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AI-Powered Drones Are Coming: What It Means for Business

on November 15, 2016

IBM Watson recently partnered with a drone company in search of new advancements. The result? Artificial intelligence (AI) powered drones. Advanced computer programming lets drones make decisions on their own. They can be piloted by software that simplifies the commands while opening a whole new world of possibilities.  

AI-powered drones—drones operated using artificial intelligence—are certainly not the first advancement in drone technology, but they are one of the most promising and sophisticated advancements we’ve seen to date. To suggest this is a game-changer is an understatement. Technology of this sort could transform the business world as we know it.  

Consider the Benefits of AI Drones

We’ve seen piloted drones for years. Why should smart ones make a difference? As it turns out, automation offers particular benefits, especially for businesses. AI-powered drones don’t need specific pilots for every unit, and as a result they offer:

  • Increased productivity. Unlike pilots, AI drones don’t need breaks, so they can work harder for longer.
  • More efficient flight paths. AI drones can use GPS mapping and other technologies to find the most direct route.
  • Mobile weather decisions. Some AI drones can avoid poor weather on the go. Pilots should plan ahead of time, but artificial intelligence provides the ability to avoid interference instantly.
  • Higher efficiency. Since they don’t need individual pilots, multiple drones can be flown under the supervision of one person. An entire fleet is a possibility, even for the smallest businesses. 
  • Advanced steering. Automated drones can fly around obstacles. Trees, power lines, and buildings present challenges under normal circumstances, but mapping technology can easily overcome them.

Leverage AI-Powered Drones for Increased Efficiency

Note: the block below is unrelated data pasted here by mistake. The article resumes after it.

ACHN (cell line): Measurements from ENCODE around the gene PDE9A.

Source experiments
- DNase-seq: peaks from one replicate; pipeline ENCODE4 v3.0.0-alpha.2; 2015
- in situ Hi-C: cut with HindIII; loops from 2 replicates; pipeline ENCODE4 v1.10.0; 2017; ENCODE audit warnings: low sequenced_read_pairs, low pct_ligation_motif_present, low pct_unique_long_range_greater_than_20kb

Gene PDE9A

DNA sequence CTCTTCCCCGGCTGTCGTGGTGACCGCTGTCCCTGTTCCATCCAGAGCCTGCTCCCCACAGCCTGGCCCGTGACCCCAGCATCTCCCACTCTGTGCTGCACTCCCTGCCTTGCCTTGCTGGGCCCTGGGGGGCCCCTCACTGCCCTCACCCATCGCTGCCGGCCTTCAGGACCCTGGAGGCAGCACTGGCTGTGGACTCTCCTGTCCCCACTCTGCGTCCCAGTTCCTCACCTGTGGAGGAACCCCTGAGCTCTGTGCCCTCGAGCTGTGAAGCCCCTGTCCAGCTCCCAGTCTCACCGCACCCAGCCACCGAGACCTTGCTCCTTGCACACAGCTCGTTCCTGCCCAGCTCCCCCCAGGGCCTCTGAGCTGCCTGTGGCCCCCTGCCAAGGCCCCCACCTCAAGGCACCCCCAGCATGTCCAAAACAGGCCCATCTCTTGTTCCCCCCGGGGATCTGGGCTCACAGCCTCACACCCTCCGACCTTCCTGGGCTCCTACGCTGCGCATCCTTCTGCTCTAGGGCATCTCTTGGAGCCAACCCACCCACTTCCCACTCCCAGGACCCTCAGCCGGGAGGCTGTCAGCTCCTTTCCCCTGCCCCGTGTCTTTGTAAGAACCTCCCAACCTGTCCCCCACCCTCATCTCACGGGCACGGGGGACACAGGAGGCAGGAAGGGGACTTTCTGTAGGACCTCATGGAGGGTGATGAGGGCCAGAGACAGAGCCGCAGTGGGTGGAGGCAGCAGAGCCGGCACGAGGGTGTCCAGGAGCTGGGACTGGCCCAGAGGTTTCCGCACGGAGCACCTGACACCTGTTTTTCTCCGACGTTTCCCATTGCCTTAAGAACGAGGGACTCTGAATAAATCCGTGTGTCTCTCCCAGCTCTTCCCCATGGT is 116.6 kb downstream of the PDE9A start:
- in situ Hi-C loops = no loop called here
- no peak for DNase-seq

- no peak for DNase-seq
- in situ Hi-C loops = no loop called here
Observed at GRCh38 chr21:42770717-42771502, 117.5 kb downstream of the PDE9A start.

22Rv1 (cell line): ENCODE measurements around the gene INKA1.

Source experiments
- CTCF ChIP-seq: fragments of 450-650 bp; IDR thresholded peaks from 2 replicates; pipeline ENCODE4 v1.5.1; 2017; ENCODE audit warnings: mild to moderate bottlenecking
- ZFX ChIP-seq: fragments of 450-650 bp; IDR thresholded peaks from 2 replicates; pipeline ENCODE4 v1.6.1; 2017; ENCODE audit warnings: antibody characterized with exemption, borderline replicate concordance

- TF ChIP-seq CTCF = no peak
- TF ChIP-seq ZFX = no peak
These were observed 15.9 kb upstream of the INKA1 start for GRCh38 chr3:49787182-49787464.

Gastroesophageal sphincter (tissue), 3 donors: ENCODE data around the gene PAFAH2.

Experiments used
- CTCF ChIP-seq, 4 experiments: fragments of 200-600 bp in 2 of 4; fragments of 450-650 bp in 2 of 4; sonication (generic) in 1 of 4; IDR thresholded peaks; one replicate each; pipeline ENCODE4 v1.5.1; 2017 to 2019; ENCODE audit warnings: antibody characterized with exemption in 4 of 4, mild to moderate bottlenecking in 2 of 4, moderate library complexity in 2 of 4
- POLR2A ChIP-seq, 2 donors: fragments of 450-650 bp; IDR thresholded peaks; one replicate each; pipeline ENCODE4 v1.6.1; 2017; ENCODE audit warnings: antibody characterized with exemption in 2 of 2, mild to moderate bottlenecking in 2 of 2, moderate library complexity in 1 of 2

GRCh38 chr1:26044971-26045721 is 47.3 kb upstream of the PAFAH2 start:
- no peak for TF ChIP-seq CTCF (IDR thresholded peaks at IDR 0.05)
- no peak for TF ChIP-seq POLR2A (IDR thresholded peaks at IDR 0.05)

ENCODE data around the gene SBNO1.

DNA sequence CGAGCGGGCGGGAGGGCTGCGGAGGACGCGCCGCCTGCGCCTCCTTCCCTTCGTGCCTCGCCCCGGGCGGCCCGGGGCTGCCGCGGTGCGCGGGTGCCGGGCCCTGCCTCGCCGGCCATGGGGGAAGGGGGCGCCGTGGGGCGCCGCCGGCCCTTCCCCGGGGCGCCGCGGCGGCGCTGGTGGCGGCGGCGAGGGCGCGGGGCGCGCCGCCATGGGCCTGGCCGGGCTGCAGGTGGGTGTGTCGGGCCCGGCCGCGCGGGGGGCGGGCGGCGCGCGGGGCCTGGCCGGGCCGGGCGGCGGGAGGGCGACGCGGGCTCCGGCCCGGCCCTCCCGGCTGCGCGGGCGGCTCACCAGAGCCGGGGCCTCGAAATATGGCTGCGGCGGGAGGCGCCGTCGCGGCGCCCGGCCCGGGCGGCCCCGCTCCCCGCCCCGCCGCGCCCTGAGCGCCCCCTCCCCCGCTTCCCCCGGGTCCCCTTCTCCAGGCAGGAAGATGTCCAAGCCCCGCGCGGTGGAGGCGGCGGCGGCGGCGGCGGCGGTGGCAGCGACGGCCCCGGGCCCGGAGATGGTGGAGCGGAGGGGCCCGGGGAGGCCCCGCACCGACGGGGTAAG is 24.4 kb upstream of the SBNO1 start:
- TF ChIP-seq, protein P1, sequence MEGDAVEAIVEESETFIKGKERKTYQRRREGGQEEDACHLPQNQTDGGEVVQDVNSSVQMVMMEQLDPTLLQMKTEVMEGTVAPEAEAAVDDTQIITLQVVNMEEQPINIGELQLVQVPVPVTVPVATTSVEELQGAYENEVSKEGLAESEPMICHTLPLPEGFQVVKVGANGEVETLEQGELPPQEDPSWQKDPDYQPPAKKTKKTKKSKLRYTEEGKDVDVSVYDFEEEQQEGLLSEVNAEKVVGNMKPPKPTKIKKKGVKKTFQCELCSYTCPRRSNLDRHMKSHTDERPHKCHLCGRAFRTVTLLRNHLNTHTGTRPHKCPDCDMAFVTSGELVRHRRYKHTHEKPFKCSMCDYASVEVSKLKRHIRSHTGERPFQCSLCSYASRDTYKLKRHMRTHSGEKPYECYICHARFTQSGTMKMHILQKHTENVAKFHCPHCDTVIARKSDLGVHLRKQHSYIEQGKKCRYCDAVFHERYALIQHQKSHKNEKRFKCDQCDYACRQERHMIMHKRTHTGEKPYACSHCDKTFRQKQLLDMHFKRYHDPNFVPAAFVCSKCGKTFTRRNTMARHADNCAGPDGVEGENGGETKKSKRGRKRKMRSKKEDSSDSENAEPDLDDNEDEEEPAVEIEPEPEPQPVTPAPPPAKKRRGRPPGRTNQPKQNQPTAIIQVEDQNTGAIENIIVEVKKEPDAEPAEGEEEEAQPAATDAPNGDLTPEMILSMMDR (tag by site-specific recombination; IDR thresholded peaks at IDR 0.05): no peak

While AI-powered drones offer plenty of general benefits, there are also specific applications where these drones can serve their purpose better than others. Surveyors and map making companies, for example, can use drones to fly over areas in need of examination. The devices can be fitted with cameras and other mapping equipment for highly detailed readings.

In addition, automated drones provide many opportunities for retail businesses. Imagine a future where your fast-food order is dropped at your doorstep by a drone, or your online order gets zipped into your window. Stores deliver small packages quickly and efficiently, with fewer risks of merchandise mishaps.

Perhaps the biggest customer for future drone deliveries is the United States Postal Service. Mail could be dropped at specific locations following the most efficient path instead of long and curving roads. Because drones don’t stop for lunch breaks, costs would be slashed.  

AI drones offer exciting possibilities for security companies as well. They provide aerial views and tireless surveillance without extensive installation. Law enforcement agencies can benefit in particular. Drones could survey for crime or watch riotous crowds from above. It’s possible they could be fitted to eject crowd-dispersing agents like smoke grenades, elevating crowd control without placing officers or protestors in danger. 

Plan for the Future

There are hundreds of potential uses for automated drones, and companies must keep up with future technology to stay competitive. Businesses from security to packaging can benefit, but that’s just the beginning. Smart entrepreneurs should consider specific ways drone technology—especially smart drones—can transform how they do business. AI-powered drones are likely the next step for digitally upgrading your business. Keep an eye on drone development and how it will affect the future of your business.


Photo Credit: Aerix Drones Flickr via Compfight cc